Pivotal Events

By: Bob Hoye | Tue, Jul 4, 2006
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Extract From The Edition Dated Thursday, June 29, 2006

Base Metal Prices were likely to top shortly after gold and silver and it was simultaneous.

Our index, less nickel, fell 23.7% from 779 on May 11 to 594 on June 20.

Last week's edition was looking for a rebound to test the highs and, so far, the index has made it to 615.

While the action until May had the signature of a cyclical blowoff, which explains the size of the initial plunge, the test of the high will determine whether a cyclical bear follows or not.

A couple of things suggest a melancholy outcome. The yield curve has inverted, from which the rule is that a recession follows.

The next item is that the stock market is technically very weak and, as everyone knows, the stock market leads the economy.

Another indicator is that our Peak Momentum Indicator, which only registers at close to the top of a huge speculation, has given the biggest signal since 1998.

Of course, the biggest indicator of a peak is the takeover mania, with Phelps Dodge coming into the nickel play. They could take on some $22 billion in debt to do the deal.

In 1980, the Secretary of Energy stated "One thing is for certain, [crude] prices will continue to rise ... traditional criteria of supply and demand don't apply.", which meant that crude oil was beyond market forces. Naturally, "Big Oil" applied this reasoning to the hitherto cyclical base metals and started the acquisitions.

One that is recalled, and quite likely not in perfect detail, involved Amax Inc., which was the biggest producer of molybdenum. The company then was the equivalent in molybdenum to what Inco was once in nickel.

The offer was around $80 and Amax management advised shareholders that the company was worth a lot more. On that play, moly went from about $6.50 per pound to $30.

Amax and Placer thought they had control of the market and held the price too high for too long. The steel companies pushed out the high strength light alloy steel and the price of molybdenum fell to around $2.50.

From around $80, Amax stock plunged to $10, indicating that metals, earnings, and mining shares were still cyclical.

Ironically enough, Amax became Cyprus Amax and was acquired by Phelps Dodge in 1999.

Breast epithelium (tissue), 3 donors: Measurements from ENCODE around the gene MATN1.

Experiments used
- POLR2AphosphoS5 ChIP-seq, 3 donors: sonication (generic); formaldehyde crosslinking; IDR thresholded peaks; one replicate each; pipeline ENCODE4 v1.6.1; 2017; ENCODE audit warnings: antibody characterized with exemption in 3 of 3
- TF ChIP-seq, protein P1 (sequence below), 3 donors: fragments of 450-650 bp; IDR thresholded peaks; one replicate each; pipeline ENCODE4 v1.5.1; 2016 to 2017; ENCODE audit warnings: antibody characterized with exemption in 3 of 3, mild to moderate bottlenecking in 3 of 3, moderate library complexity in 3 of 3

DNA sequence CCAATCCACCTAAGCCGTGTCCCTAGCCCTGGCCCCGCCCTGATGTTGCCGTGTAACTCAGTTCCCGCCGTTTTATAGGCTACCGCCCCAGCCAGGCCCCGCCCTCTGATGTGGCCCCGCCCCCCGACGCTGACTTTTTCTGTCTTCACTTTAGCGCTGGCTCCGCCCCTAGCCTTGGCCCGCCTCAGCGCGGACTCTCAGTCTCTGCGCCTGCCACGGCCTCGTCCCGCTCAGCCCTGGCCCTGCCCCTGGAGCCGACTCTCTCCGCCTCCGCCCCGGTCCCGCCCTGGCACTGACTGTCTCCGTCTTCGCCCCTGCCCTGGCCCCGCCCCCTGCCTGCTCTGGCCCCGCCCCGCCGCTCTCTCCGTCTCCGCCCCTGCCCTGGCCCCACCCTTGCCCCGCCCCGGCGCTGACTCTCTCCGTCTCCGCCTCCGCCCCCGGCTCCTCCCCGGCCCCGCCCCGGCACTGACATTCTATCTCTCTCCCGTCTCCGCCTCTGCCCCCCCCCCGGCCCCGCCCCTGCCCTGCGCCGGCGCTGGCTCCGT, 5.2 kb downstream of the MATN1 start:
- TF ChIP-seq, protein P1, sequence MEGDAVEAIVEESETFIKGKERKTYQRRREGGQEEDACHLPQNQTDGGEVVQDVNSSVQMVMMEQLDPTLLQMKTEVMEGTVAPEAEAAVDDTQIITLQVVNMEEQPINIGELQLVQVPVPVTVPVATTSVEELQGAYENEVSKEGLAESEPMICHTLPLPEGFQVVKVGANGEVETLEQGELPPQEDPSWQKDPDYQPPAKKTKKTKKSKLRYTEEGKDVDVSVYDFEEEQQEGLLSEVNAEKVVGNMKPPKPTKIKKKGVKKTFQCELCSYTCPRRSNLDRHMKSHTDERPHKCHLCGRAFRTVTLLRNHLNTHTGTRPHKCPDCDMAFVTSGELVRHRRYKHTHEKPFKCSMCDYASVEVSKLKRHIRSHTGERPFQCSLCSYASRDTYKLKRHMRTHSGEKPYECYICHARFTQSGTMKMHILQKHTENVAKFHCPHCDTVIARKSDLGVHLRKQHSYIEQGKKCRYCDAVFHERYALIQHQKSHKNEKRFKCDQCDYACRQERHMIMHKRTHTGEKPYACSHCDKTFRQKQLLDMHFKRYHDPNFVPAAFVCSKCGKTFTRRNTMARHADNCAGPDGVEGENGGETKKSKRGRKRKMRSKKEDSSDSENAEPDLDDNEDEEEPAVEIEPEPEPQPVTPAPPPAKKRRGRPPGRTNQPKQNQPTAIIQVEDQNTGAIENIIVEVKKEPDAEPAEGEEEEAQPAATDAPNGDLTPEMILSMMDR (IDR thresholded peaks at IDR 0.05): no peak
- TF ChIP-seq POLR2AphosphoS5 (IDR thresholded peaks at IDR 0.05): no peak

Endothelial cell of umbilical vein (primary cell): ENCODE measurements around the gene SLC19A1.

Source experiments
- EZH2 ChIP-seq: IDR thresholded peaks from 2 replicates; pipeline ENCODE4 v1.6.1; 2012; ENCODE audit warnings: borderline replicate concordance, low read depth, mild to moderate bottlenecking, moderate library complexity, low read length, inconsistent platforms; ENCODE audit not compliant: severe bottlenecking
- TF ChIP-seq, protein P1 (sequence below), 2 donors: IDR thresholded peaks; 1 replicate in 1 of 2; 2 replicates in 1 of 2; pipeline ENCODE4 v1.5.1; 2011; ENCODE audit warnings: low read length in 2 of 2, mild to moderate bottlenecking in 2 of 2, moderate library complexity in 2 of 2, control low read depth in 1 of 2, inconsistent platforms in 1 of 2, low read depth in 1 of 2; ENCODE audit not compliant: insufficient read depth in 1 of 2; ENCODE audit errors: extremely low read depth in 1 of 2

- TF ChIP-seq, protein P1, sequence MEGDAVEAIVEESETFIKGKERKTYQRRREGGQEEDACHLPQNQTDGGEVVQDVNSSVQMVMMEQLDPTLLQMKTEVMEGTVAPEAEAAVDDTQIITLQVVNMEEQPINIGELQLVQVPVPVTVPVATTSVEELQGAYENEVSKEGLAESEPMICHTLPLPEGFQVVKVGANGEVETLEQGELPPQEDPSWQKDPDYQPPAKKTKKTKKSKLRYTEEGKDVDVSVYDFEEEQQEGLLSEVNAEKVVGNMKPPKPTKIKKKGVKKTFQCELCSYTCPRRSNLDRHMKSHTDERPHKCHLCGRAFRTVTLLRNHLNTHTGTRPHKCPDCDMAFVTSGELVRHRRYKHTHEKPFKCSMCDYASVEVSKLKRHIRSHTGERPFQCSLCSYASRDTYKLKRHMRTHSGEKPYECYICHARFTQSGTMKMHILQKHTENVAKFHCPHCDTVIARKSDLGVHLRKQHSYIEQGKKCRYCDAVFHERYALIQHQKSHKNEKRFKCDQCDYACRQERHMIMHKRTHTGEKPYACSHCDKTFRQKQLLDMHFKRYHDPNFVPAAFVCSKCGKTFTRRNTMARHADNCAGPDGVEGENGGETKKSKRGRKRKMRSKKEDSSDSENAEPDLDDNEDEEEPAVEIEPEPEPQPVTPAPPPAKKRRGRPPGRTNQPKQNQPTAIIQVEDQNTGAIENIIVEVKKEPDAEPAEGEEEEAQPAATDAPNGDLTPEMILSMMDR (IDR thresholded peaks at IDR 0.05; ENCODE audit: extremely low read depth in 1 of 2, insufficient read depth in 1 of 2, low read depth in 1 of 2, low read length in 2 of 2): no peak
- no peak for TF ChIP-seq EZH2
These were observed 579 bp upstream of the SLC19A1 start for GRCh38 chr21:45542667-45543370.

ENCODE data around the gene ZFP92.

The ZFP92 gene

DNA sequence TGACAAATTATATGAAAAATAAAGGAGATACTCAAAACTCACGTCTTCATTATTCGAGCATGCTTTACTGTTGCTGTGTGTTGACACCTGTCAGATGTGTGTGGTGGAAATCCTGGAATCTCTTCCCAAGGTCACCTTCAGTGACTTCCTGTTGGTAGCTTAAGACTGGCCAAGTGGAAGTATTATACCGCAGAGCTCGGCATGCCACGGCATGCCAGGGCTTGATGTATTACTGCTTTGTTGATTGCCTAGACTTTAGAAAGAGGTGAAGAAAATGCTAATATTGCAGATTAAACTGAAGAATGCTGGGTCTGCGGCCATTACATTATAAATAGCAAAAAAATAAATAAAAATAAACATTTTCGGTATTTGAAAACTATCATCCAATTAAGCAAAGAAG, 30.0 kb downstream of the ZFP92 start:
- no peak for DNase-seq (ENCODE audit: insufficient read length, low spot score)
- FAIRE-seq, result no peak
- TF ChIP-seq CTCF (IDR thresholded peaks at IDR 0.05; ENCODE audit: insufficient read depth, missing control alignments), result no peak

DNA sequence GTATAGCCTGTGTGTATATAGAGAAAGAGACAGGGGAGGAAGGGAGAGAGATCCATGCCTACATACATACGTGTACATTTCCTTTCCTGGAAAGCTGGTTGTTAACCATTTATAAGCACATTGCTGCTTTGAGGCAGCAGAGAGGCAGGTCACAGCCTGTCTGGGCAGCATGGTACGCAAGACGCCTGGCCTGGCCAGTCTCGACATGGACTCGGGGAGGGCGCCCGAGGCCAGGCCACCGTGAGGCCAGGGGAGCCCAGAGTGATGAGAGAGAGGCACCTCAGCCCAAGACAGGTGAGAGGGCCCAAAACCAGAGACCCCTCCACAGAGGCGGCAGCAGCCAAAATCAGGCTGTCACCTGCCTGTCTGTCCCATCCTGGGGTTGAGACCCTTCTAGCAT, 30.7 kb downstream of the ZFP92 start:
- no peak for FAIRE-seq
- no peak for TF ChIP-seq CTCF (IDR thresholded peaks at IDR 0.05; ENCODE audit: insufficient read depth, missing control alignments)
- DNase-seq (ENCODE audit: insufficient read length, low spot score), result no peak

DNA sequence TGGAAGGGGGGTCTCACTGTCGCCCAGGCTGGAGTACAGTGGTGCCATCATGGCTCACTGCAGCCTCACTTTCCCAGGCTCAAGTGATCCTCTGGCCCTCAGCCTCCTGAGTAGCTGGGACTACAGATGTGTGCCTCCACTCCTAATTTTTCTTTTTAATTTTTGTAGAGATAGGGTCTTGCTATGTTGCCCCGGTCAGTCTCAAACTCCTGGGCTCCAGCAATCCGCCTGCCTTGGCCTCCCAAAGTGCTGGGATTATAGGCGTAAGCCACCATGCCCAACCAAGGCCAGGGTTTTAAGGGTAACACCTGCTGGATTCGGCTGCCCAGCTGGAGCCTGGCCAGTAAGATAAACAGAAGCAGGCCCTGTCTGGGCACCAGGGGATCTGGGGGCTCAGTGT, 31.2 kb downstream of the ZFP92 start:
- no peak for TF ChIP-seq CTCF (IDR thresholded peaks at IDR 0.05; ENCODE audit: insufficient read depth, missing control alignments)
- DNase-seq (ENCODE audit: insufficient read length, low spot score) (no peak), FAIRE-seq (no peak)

Perhaps the word cyclical means "what goes around comes around".

Odds are it has been a cyclical peak and the summer's action will likely confirm that history has recorded a fabulously speculative peak.

Rallies should be used by investors, producers, and traders to get defensive.

Golds: Using the key indexes, gold stocks are likely to rally for about 4 months. This style of bottoming pattern is usually followed by gains ranging from 28% to 40%.

A few weeks ago, the advice was to accumulate going into the bottoming pattern and last week's advice was to aggressively buy.

Gold's nominal price has been recovering from the 562.5 low, but the real price has been declining, which indicates that costs are still going against the producers.

One proxy for this is our gold/commodities index (chart follows), which has declined from 242 in January to yesterday's 203. This rally in gold will likely be inspired by the rebound in base metal and energy prices, so it won't be "real".

What is needed for "real" is straightforward. Gold's real price always declines in a boom and increases in the consequent contraction. Associated with this is that credit spreads widen, which has been moderate. The other financial item is a steepening yield curve and the latest on this is that the latest curve flattening took the 10s to 2s to -5 bps on June 4, which was also the low for gold.

Although only modest, the couple of ticks of steepening since is a plus for gold's nominal price, so today's pop is within the appropriate credit market conditions.

When gold is weak, we still see worries that the central bank cartel is rigging the market down.

As history shows, there can be a world of difference between policy ambition and policy result.

One example is when the U.S. went on the two-tiered price system for gold. On this idiotic scheme, the official price was $35 and the other was a constantly changing market price, which was higher.

Then the Treasury Secretary, Henry Fowler, was a strong supporter and, as Barron's reported on May 27, 1968: "The 'two-tiered' system, so the master craftsman recently boasted about his handiwork, will endure for decades. Frederick Deming, Under Secretary of the Treasury, outdid his boss by predicting that it would last 'until hell freezes over'."

- Sure !!




Bob Hoye

Author: Bob Hoye

Bob Hoye
Institutional Advisors

Bob Hoye

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